Chess Opening Theory/1. d4/1...d5/2. c4/2...dxc4/3. e3

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Queen's Gambit Accepted
a b c d e f g h
8 a8 b8 c8 d8 e8 f8 g8 h8 8
7 a7 b7 c7 d7 e7 f7 g7 h7 7
6 a6 b6 c6 d6 e6 f6 g6 h6 6
5 a5 b5 c5 d5 e5 f5 g5 h5 5
4 a4 b4 c4 d4 e4 f4 g4 h4 4
3 a3 b3 c3 d3 e3 f3 g3 h3 3
2 a2 b2 c2 d2 e2 f2 g2 h2 2
1 a1 b1 c1 d1 e1 f1 g1 h1 1
a b c d e f g h
Position in Forsyth-Edwards Notation(FEN)


Queen's Gambit Accepted[edit]

3. e3[edit]

This move is not quite so popular as the main lines 3. e4 or 3. Nf3, but respectable nonetheless. It is a more conservative move. White opts to defend d4 instead of taking the center with pawns. Black cannot try to hold on to his c-pawn because of the famous trap 3...b5 4. a4! c6 5. axb5! cxb5?? 6. Qf3! when Black must part with at least a minor piece.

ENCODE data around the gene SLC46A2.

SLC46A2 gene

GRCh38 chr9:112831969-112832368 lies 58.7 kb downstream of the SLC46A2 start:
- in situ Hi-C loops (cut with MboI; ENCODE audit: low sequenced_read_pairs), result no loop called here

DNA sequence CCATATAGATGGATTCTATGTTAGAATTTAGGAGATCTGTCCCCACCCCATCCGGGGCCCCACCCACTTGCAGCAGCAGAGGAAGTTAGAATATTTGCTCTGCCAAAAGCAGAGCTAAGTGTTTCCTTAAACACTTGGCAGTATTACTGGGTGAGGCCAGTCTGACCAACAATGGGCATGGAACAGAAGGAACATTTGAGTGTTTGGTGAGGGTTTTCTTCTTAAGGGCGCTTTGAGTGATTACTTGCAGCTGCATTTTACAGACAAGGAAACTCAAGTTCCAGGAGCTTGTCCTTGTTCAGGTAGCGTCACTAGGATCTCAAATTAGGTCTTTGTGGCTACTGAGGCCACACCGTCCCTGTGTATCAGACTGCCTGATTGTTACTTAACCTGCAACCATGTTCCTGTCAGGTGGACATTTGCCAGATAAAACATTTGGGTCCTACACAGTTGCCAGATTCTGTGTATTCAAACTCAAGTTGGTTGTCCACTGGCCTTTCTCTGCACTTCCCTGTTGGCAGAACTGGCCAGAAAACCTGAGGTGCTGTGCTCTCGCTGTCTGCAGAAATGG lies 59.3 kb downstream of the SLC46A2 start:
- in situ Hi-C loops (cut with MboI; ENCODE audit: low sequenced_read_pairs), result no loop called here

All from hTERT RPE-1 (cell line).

Common Black continuations include:

  • 3... e5 - a newer, aggressive move that tries to open up the position and likely results in an isolated queen pawn for white (4. dxe5? fails to 4...Qxd1! when white loses castling rights).
  • 3... e6 - The more classical, conservative approach, although it results in limited mobility for the light-squared bishop.
  • 3... Nf6 - Typical developing move. White then usually takes the c-pawn.

Theory table[edit]

For explanation of theory tables see theory table and for notation see algebraic notation

1. d4 d5 2. c4 dxc4 3. e3


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  • Batsford Chess Openings 2 (1989, 1994). Garry Kasparov, Raymond Keene. ISBN 0-8050-3409-9.